Do You Lead a High Trust Organisation?

Trust in an organisation is the glue that holds the thing together.

The better the level of trust, the stronger the relationships are, the higher the productivity of the team, and the more successful the organisation is.

Dennis and Michelle Reina are pioneering, preeminent experts on building and rebuilding trust to drive business results. They believe that trust begins with you, and they share many tools, tips, and ideas in their consulting work, blog, and website. They have also determined that there are specific characteristics of high trust and low trust organisations.

Characteristics of a high trust organisation are these:

  • Leaders serve their stakeholders and are positive role models.
  • There is a high level of accountability to and support for stakeholders.
  • There is a general feeling of "one team" or "one family."
  • Ownership of the organisation and what it does builds through active engagement and empowerment of staff.
  • There is a strong focus on frontline staff needs.
  • Success is celebrated inclusively and consistently, with all contributors sharing in rewards.
  • Learning is encouraged, as is experimentation and innovation.
  • Mistakes are learning opportunities.
  • Healthy risk-taking is encouraged, and everyone’s focus is on a cycle of continuous improvement.
  • A collaborative approach to information and ideas is organisation norm.
  • Sharing constructive feedback is another norm.
  • Taking action related to that input is practised regularly and consistently.
  • There is a consistent organisational approach to gauging staff performance and opinions, and decisive responses result from that feedback.
  • The organisation recognises and promotes talent.

By contrast, the characteristics of a low trust organisation are these:

  • Managers employ a top-down, rigid approach to hierarchy.
  • Those managers are status-orientated and use, or try to use, position power.
  • There will be a sense of "Them and Us," and a widespread belief that authority is best not challenged.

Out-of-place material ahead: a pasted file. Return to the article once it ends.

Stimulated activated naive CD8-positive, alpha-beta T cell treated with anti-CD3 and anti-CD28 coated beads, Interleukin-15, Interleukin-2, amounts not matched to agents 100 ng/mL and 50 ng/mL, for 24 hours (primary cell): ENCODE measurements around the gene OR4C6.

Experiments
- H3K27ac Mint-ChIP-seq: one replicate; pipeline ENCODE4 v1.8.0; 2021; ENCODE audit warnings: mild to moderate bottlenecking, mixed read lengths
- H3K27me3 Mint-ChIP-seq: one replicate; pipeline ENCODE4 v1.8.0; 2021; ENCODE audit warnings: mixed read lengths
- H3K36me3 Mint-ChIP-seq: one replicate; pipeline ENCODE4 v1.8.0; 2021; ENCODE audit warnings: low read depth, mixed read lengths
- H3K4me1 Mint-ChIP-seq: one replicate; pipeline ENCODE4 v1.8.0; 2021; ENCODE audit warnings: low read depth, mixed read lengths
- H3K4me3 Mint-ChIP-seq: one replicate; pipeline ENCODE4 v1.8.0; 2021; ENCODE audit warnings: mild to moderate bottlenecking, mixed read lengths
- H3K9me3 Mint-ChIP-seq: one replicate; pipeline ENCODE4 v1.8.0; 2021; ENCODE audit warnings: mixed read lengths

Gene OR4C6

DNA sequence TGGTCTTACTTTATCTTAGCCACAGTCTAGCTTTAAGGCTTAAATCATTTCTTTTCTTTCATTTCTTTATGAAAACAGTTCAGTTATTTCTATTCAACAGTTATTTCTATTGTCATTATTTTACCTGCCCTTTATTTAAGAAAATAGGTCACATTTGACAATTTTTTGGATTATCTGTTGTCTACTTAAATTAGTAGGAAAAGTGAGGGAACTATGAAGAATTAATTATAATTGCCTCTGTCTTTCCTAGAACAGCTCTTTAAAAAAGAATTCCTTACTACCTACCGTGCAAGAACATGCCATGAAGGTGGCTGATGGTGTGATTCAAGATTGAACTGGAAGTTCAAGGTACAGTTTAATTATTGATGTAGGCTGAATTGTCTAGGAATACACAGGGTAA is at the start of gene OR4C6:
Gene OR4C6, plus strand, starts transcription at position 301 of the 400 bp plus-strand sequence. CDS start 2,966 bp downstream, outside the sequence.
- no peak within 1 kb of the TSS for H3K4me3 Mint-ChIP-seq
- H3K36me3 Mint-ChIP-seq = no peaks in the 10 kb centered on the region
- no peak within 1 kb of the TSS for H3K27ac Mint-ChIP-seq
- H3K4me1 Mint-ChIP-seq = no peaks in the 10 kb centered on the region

• Managers will be remote from the front line and, when present, will be seen as spying, not supporting.
  • Leaders will take credit for successful performance, rather than sharing this appropriately.
  • They will also take available rewards, whether in "perks" or otherwise.
  • They will often, quite shamelessly, be self-serving in their pursuit of position, or power, or recognition.
  • Managers will punish mistakes, mete out blame, and scapegoat others to avoid responsibility.
  • Managers will also be risk-averse, and take a defensive position when uncertain of their ground.
  • A result of this behaviour is hiding problems and issues, a reduction in learning, and retention of the status quo, which inhibits ongoing improvement.
  • This management approach leads to limited sharing of ideas and information, or even of sharing potential plans for growth.
  • "Not rocking the boat" is a favoured option for staff.
  • Feedback is not encouraged, and conversations take a round-about fashion, rather than direct.
  • That way it is easier to avoid offence or to raise difficult questions.
  • Staff opinions are not valued, and any given receive limited follow-through.
  • Talent might be either seen as a threat or an opportunity to promote self-interests.
  • Either way, talented staff are controlled, rather than liberated.

By comparison, which way do you lead?

What actions could you take to develop a more high trust organisation? What help do you need to do that?

Dennis and Michelle Reina suggest that building trust is the most difficult of leadership skills to acquire. However, once mastered, you will demonstrate greater confidence as a leader, manage change more effectively, build better relationships, and unlock more significant potential.

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